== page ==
Do Kids Need a Personal Trainer?

Every time I visit a prep message board I see advertisements for the newest and best personal trainers. I make a living as a personal trainer for basketball players, so I know there is a big market. However, do kids really need personal trainers?

I ask because I am concerned. Do parents understand what they want for their child? Are they pushing the child, or helping the child achieve his goals? At the gym today, I watched a personal trainer “train” a twelve year old soccer player (well, he was wearing a shirt with his soccer team’s name on it). He was an average twelve year old. The athlete did no warm-up; the trainer never asked why he was training. He started on a leg press machine, moved to a leg curl machine and then to a leg extension machine-the typical workout novice trainers give clients. The trainer has a certification from an organized with which I am unfamiliar. After the leg machines, he did a seated chest press machine, some bicep curls (the only free weight used) and assisted pull-ups (the only functional exercise).

I was once employed as a personal trainer at a fitness club, and this is very similar to the workout the owner wanted me to use with children. It is a liability issue; the perception is machines are safer than free weights because it is hard to make a mistake when the machine controls the range of motion. However, weight lifting has a lower injury rate than almost any other sport, and lifting weights properly is nearly 100% safe.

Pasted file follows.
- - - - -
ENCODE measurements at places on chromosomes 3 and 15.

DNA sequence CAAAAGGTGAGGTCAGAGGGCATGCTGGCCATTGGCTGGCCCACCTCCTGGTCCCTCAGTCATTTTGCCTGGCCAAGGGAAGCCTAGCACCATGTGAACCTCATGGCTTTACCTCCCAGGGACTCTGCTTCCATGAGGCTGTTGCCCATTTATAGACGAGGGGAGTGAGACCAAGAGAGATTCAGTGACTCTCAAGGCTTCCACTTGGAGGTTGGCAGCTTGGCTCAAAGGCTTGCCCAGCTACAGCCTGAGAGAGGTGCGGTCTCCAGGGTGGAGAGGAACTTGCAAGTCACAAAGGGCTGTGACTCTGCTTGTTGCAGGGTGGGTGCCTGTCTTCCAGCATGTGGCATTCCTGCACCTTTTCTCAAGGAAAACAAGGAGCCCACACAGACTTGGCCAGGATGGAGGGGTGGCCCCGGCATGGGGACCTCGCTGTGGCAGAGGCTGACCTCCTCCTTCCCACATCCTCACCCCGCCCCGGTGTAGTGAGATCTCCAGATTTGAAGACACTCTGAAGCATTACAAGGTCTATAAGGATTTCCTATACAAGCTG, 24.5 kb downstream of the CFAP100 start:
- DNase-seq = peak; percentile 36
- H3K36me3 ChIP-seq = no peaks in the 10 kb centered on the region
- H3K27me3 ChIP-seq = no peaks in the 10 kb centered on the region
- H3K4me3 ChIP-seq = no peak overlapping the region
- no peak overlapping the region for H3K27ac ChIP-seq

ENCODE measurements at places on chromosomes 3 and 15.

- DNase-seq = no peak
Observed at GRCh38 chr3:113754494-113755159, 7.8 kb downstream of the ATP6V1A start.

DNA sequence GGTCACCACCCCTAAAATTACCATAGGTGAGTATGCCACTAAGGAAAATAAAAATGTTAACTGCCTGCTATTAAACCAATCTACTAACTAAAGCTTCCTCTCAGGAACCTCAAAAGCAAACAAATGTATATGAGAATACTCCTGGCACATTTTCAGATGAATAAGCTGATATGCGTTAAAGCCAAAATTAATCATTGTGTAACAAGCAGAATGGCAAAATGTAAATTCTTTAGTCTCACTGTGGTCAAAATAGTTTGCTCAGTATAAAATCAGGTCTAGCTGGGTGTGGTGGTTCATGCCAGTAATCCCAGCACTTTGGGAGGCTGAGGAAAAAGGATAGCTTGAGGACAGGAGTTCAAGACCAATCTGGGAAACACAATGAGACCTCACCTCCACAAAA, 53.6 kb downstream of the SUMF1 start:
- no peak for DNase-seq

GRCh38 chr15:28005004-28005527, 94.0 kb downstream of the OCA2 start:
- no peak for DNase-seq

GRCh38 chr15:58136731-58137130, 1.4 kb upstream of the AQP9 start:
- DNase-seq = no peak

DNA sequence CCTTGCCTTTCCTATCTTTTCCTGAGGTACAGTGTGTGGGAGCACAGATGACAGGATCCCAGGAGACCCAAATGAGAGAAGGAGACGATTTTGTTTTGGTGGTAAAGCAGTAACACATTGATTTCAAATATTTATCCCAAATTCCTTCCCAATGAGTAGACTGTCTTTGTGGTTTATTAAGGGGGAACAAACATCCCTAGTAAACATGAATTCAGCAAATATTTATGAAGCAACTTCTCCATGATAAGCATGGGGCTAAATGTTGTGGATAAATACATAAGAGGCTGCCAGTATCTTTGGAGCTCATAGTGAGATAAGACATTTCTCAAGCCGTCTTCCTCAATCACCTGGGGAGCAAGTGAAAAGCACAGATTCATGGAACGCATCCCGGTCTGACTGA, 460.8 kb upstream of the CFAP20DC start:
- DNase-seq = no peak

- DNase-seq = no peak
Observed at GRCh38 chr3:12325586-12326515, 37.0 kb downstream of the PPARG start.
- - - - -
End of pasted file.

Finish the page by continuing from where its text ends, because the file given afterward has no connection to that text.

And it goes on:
The problem with personal trainers is most would give this child the same program; it is a very standard beginning program. However, it is useless for a child (well, an adult too). However, most personal trainers train predominantly adults and most train adults who need to lose weight. Training for weight loss and training for injury prevention and performance enhancement are two distinct protocols. Unfortunately, most trainers come in one size fits all.

What should the trainer have done? First, ask the child his goals. For training to work it needs a purpose; to have a purpose, the athlete must know why he is training. Otherwise, there is no standard and no way to evaluate its effectiveness, which leads to a loss of motivation. Second, the athlete should warm-up to prepare his muscles for the work. Third, the athlete should avoid machines; there are better ways to train. Fourth, some sort of assessment is needed.